These days, I don’t go to that many mediation conferences. I haven’t lost my interest or passion for mediation, I just find that the conferences are all full of mediators talking to mediators. And while some of my best friends are mediators, I don’t need a conference to talk to them.

The harsh truth is that mediators find it rather too easy to talk to each other, and perhaps not easy enough to talk to those who might challenge us – and above all to those who hire us to help them resolve their disputes.

So for me it was an easy decision to go to the recent UK launch of the Commercial Mediation Group, an informal body bringing together commercial users of mediation. Yes that’s right, our clients, in the form of the many law firms who instruct us in the UK. The group aims to provide a policy platform for mediation users to make their views known on issues of mediation reform. Even better the group, under the excellent leadership of Katie Bradford, litigation partner (and mediator) at Linklaters in London, has taken the time to survey the UK’s top 50 commercial law firms to see what they wanted from, and thought about, us mediators.

I’ll give you some of the results of that in a moment, but we should just pause here to reflect on how critically important it is for mediation users to have a voice, not just to policy makers but back to us mediators. It is too easy for mediators to be self-protective about our own precious ways, and not risk exposing ourselves to the cold winds of proper feedback. Indeed, the whole privacy of the process and lack of clear and open feedback is behind initiatives such as the International Mediation Institute (www.IMImediation.org). This is not about “the clients strike back”, but about a building and maintaining a mature market. It is a reflection of the reality that for complicated negotiations to succeed or be enhanced through the involvement of a mediator, a collaborative effort between all those involved is called for. We mediators may think we have the answers (and I am not knocking the power of what mediators can offer) but those on each side of the dispute also have valid, informed and important views, not least about:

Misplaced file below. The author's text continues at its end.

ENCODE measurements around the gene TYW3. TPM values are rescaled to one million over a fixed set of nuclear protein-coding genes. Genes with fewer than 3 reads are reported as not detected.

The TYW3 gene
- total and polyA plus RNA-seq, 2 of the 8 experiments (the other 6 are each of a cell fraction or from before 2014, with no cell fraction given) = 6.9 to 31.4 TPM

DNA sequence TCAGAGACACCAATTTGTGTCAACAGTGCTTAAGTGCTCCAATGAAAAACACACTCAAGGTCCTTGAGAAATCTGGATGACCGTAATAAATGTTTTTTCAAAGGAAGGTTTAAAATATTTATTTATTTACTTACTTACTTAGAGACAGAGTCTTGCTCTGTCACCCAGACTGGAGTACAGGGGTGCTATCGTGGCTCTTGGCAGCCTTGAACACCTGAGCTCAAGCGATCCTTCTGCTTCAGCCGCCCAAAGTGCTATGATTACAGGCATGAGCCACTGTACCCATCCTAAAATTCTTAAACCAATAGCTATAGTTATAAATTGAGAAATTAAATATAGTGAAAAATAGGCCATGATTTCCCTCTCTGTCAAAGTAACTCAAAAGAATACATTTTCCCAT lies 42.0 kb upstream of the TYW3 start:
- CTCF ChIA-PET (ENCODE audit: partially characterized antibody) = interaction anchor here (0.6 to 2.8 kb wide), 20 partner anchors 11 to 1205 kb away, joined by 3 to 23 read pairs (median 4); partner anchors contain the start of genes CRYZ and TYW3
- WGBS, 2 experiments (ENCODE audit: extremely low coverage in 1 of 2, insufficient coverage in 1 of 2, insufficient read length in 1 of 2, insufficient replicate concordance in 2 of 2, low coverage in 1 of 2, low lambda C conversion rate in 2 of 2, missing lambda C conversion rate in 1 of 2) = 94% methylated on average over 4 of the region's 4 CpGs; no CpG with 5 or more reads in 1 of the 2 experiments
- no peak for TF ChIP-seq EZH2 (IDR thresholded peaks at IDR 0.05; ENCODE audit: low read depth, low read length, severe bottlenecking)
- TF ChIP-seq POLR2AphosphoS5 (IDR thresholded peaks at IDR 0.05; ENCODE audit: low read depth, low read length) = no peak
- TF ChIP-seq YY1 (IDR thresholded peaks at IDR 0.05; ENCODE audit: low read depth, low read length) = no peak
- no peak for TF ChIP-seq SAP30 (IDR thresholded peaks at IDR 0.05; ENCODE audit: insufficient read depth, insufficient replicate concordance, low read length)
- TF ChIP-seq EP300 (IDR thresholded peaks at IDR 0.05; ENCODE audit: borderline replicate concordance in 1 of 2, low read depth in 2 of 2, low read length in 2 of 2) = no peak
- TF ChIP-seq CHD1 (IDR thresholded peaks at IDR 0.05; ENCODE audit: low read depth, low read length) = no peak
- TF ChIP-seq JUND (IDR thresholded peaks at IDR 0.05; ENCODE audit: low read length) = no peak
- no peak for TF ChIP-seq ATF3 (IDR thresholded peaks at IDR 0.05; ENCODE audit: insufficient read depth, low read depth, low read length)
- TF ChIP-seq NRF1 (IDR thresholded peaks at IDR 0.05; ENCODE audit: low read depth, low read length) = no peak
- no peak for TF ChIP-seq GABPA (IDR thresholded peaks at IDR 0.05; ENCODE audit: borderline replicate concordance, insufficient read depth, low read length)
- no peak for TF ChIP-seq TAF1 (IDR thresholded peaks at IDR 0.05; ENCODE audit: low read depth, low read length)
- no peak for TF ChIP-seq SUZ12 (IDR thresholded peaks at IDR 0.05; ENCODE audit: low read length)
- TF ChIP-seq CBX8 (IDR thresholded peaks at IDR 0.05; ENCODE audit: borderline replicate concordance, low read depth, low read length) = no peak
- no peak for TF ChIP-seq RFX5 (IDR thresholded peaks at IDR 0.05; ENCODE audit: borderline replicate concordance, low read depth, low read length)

1. What they want; and
2. What might work.

Anyway, back to the survey results, and remember these findings reflect UK mediation practice and relevant law:

1. 47% of those who use mediation services think that cost penalties should apply to parties who attend a mediation but who have no intention of seeking a compromise or do not participate in good faith.
That’s a tough one, because it’s pretty hard to know where the evidence of that intention should come from, without drawing in mediators. But it’s interesting in that it probably reflect a degree of frustration on the part of some mediation users with processes that aren’t seeming to deliver much value. Or it may just be the product of power of courts here in the UK to impose costs penalties on those who “unreasonably refuse” mediation. That’s for another blog.

2. 56% support an increase in mediators’ fees to enable them to increase the time and quality of their preparation.